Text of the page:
Stanford University campus
Entrance at El Camino Real/University Ave.
The most dramatic entrance to the campus is from the east via Palm Drive, which leads to the Oval, the Main Quadrangle, and Memorial Church.
Founded by Leland Stanford in 1885 on what had been his family’s horse farm, California’s premier private university is dedicated to the memory of Stanford’s son, who died of typhoid fever at the age of 15. It is fittingly nicknamed “The Farm” and is home to 13 Nobel Prize winners.
Campus facilities are sometimes closed during academic breaks.
Hour-long tours are free and student led.
Quadrangle This is the oldest part of the campus and features Mission-style architecture.
Stanford Memorial Church
Dedicated in 1903, this is one of the earliest interdenominational churches in the West. It has five pipe organs, including a 4,422-pipe Fisk baroque played at Sunday morning services that are open to everyone.
Situated east of the Quad, this is, Stanford’s shorter version of the University of California’s campanile. It stands 285 feet tall and affords a panoramic view of the area from its observation platform. Fee.
At the tower’s base, a museum that is part of the Hoover Institution on War, Revolution, and Peace honors Stanford graduate and former president Herbert Hoover.
The New Guinea Sculpture Garden at Stanford
Nearby, this sculpture garden displays totem poles and other wood and stone sculptures made on the campus in 1994 by New Guinea master carvers. Tours are available.
Stanford Art Gallery
Also nearby, this gallery is home to revolving exhibitions of works by international and regional artists.
Cantor Arts Center
Museum Way/Lomita Dr.
Built in 1892, this art museum is is located in an ornate neoclassical building just off the Palm Drive entrance. It is the oldest museum west of the Mississippi. It is also the first building constructed of structurally reinforced concrete—quite a technical accomplishment at the time. Having suffered severe damage in the 1989 earthquake, it is repaired and once again showing its eclectic collection of extraordinary ancient Asian and Egyptian treasures, modern and contemporary art, Stanford family memorabilia, and California Native American objects (a noteworthy item in this latter collection is a canoe carved by Yurok Indians from a single redwood log). Free.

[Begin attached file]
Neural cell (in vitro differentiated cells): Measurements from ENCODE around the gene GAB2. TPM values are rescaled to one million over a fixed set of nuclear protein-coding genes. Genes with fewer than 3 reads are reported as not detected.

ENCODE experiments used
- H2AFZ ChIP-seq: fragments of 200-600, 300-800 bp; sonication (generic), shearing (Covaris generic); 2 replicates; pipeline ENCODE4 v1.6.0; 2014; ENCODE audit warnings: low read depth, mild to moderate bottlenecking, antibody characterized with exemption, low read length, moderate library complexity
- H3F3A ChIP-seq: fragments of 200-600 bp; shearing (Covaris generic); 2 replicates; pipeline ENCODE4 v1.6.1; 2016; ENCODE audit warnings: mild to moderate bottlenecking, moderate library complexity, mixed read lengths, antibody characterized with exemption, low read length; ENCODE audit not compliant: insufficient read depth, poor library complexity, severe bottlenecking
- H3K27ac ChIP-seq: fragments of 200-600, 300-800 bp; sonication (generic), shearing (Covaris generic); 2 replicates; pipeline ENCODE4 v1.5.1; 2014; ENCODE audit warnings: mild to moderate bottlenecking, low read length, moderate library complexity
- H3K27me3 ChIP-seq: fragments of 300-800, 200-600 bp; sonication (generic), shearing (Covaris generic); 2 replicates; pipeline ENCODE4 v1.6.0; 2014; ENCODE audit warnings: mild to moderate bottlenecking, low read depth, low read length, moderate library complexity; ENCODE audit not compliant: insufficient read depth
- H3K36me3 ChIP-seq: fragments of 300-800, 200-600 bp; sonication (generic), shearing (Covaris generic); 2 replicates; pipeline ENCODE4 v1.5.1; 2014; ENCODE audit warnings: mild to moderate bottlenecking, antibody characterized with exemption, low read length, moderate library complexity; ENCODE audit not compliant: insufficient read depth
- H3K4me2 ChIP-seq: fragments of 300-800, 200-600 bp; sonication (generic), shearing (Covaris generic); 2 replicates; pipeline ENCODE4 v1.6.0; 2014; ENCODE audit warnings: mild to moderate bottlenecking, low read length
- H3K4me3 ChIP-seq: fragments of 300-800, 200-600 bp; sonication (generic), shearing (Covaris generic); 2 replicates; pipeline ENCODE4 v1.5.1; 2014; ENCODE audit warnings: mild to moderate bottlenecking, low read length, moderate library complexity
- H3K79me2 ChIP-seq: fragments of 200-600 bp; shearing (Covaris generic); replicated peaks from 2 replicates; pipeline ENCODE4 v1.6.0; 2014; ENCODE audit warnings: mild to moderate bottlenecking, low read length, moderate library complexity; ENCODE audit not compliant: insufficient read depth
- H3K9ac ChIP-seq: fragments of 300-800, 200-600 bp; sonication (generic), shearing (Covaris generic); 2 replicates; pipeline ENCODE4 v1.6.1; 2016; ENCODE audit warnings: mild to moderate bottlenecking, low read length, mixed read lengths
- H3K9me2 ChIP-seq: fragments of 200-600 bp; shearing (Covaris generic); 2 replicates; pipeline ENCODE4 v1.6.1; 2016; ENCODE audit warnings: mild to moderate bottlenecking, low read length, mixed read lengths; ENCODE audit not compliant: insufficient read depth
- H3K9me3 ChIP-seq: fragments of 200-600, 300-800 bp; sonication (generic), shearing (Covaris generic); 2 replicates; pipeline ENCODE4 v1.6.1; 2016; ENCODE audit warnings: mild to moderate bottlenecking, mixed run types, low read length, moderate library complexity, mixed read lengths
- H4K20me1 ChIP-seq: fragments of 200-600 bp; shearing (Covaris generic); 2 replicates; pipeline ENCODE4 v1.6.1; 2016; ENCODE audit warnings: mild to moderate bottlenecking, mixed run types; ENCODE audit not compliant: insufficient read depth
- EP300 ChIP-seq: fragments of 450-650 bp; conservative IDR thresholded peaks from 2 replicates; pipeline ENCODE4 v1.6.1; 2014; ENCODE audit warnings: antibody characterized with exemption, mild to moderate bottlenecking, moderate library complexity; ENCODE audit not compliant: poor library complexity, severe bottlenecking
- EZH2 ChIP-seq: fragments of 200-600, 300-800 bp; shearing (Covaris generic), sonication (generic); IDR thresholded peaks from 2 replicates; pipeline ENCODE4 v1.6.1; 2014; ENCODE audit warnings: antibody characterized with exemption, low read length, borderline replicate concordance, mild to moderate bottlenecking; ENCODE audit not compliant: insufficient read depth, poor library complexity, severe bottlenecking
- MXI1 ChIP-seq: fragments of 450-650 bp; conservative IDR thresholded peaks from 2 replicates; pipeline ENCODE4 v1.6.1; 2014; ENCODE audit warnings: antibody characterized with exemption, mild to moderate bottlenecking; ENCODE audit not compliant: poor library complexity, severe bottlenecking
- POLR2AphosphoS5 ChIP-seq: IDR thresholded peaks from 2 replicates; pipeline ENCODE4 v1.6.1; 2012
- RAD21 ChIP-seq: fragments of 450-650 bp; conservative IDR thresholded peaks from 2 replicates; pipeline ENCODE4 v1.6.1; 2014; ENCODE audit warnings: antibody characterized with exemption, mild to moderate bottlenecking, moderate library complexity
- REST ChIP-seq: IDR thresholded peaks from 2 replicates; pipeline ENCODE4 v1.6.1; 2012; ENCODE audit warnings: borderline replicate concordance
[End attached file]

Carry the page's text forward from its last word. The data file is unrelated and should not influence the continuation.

●A small cafe provides indoor and outdoor seating.
●Rodin Sculpture Garden
This adjacent 1-acre garden holds 20 bronzes, including “The Gates of Hell.” Together the museum and garden hold the world’s second-largest collection of Rodin sculpture (the largest is in Paris). The garden is always available to view and provides some shaded picnic tables and benches.
Across from museum’s southeast corner, Andrew Goldsworthy’s 128-ton sculpture is displayed in a riverbed. Made from post 1989-earthquake sandstone recovered from campus buildings resemble, it slithers along like a snake.
Anderson Collection at Stanford University
Next door to the Cantor.
This smaller art museum displays an outstanding private collection of modern and contemporary American art.
●An Outdoor Sculpture Walk tour is scheduled regularly and includes works by Rodin, Miro, and George Segal.
Arizona Garden/Cactus Garden
Located in the middle of the campus, this garden features hundreds of cactus. Designed in 1883, it has been here for a long, long time and offers a lovely stroll.
Nicknamed Honeycomb House, this 1937 home designed by Frank Lloyd Wright is built of glass, brick, and redwood and has no 90-degree wall angles. Everything is composed of honeycomb-shaped hexagons that are repeated throughout in tiles and furnishings. (When Wright was designing this house, he was at a turning point in his career. Later, he went on to use some of the ideas he originated here to make waves with his design of the Guggenheim Museum in New York.) Wright autographed his works with a signed tile in his favorite shade of red. Here you will find that tile mounted on a carport support in the courtyard. An expansive yard includes an enclosed swimming pool, water falling over a staircase-style fountain, and a Japanese-style garden framing a fountain that is being restored. It is interesting to note that the Hanna’s three children all bought Eichler homes.
SLAC National Accelerator Laboratory
In Menlo Park.
Tours are available of the 2-mile-long linear accelerator.
The Health Library
In the Hoover Pavilion, across from the Stanford Shopping Center.
Operated by Stanford University Hospital as a community service, this library provides an archive of medical information along with helpful volunteer reference librarians.